By default the script will install the API modules in a subdirectory of the current directory named "Bio". Using this option users may configure where the Bio directory is created. If something other than the default is used, this directory must either be added to your PERL5LIB environment variable when running the VEP, or included using perl's -I flag:
perl -I [dir]
--API_VERSION [version]
By default the script will install the latest version of the Ensembl API (currently 67). Users can force the script to install a different version at their own risk
--CACHE_DIR [dir]
By default the script will install the cache files in the ".vep" subdirectory of the user's home area. Using this option users can configure where cache files are installed. The --dir flag must be passed when running the VEP if a non-default directory is given:
perl --dir [dir]

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Running the script

The VEP script is run on the command line as follows:

 perl [options] 

where [options] represent a set of flags and options to the script. These can be listed using the flag --help:

 perl --help 

By default the script connects to the public Ensembl database server at; other connection options are available.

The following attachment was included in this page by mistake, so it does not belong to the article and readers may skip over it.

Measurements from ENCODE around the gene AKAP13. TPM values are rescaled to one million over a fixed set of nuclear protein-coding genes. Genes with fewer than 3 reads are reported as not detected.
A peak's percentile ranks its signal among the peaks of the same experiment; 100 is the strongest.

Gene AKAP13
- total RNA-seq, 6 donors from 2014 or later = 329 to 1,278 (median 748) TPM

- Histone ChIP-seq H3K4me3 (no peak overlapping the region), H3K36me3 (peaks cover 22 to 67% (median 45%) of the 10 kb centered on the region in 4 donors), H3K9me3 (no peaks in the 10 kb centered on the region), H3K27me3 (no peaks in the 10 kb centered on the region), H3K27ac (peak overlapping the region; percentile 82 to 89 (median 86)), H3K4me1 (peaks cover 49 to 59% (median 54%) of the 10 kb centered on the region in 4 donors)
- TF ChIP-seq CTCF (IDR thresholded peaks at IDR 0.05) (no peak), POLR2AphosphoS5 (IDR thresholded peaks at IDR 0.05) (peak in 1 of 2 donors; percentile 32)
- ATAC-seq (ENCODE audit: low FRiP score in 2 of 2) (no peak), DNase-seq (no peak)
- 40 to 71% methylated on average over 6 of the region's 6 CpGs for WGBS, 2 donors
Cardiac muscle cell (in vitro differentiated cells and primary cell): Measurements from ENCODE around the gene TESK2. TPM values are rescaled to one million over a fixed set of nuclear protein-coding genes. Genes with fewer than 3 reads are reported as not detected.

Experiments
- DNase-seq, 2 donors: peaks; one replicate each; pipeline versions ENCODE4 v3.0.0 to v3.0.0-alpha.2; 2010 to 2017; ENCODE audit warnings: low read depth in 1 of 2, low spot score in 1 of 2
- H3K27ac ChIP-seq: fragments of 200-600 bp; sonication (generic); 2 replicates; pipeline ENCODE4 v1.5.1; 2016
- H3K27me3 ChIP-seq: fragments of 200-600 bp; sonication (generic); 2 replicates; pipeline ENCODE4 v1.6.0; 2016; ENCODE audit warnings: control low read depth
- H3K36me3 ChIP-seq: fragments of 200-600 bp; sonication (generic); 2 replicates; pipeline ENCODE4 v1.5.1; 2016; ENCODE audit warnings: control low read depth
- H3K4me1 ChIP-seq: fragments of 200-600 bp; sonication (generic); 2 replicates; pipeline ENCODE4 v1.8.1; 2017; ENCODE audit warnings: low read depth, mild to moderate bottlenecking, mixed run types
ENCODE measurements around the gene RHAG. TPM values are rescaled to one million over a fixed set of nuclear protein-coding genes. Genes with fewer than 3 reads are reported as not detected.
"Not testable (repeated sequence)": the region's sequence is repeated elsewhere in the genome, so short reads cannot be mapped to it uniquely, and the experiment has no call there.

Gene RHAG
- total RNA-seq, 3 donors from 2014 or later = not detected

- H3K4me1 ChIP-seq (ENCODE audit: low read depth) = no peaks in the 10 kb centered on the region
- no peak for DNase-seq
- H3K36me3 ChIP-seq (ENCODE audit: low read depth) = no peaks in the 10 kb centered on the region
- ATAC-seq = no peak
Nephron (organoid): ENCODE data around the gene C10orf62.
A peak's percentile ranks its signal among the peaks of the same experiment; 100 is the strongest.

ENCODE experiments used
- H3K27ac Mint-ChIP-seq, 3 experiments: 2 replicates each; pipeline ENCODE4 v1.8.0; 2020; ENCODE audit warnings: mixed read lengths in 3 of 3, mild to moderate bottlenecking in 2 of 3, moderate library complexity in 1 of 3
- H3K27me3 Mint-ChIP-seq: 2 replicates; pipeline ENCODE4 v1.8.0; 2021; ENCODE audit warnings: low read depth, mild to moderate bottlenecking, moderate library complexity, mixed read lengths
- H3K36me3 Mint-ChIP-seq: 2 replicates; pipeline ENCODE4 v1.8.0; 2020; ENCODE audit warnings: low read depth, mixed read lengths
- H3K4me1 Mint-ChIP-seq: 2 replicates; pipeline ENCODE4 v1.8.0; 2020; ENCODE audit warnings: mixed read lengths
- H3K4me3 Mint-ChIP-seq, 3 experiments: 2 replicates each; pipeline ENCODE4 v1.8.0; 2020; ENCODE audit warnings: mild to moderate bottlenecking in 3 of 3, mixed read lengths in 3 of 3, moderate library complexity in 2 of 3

Most users will need to use only a few of the options described below; for most the following command will be enough to get started with:

 perl -i input.txt -o output.txt 

where input.txt contains data in one of the compatible input formats, and output.txt is the output file created by the script. See Data Formats for more detail on input and output formats.

Options can be passed as the full string (e.g. --format), or as the shortest unique string among the options (e.g. --form for --format, since there is another option --force_overwrite).

Options can also be read from a configuration file - either passively stored as $HOME/.vep/vep.ini, or actively using --config.

NOTE Whole-genome mode is now the default run mode for the VEP script. In the rare case that you would prefer to run the script in the old per-variant mode, you can force this with --no_whole_genome


In optimal conditions, the VEP script is capable of processing ~500,000 variants in 1 hour on a single processor core. Run time is dependent on various factors, and is especially affected by the chromosomal distribution of variants. Variants in exonic regions naturally take longer to process than those in intronic or intergenic regions. Due to the way transcript data is cached in memory, the VEP will, for example, process a file containing 100 variants that fall in one gene faster than it would a file containing 100 variants in 100 different genes.

The VEP is also optimised to run on input files that are sorted in chromosomal order. Unsorted files will still work, albeit more slowly.